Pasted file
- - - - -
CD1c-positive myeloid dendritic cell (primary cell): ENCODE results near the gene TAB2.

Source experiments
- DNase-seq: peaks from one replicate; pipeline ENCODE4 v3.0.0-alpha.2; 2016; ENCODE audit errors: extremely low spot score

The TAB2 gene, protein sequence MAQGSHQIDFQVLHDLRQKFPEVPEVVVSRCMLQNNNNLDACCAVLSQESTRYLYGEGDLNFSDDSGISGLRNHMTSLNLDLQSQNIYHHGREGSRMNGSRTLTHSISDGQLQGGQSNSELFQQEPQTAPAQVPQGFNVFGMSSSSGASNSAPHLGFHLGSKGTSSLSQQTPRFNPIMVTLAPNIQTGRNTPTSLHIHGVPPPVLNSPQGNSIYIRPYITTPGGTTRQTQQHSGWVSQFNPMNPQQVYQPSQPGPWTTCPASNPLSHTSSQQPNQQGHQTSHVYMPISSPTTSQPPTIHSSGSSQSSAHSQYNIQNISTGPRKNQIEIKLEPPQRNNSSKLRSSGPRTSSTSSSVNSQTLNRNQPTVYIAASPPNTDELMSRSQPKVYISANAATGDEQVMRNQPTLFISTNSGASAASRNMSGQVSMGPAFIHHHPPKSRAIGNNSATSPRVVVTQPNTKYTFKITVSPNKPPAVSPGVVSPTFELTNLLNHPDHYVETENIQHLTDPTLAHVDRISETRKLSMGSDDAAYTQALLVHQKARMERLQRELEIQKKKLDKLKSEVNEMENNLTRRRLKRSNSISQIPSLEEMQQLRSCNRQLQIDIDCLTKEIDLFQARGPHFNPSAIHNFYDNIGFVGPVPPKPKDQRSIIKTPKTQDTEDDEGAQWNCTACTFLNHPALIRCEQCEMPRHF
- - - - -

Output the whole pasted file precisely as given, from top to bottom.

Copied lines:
CD1c-positive myeloid dendritic cell (primary cell): ENCODE results near the gene TAB2.

Source experiments
- DNase-seq: peaks from one replicate; pipeline ENCODE4 v3.0.0-alpha.2; 2016; ENCODE audit errors: extremely low spot score

The TAB2 gene, protein sequence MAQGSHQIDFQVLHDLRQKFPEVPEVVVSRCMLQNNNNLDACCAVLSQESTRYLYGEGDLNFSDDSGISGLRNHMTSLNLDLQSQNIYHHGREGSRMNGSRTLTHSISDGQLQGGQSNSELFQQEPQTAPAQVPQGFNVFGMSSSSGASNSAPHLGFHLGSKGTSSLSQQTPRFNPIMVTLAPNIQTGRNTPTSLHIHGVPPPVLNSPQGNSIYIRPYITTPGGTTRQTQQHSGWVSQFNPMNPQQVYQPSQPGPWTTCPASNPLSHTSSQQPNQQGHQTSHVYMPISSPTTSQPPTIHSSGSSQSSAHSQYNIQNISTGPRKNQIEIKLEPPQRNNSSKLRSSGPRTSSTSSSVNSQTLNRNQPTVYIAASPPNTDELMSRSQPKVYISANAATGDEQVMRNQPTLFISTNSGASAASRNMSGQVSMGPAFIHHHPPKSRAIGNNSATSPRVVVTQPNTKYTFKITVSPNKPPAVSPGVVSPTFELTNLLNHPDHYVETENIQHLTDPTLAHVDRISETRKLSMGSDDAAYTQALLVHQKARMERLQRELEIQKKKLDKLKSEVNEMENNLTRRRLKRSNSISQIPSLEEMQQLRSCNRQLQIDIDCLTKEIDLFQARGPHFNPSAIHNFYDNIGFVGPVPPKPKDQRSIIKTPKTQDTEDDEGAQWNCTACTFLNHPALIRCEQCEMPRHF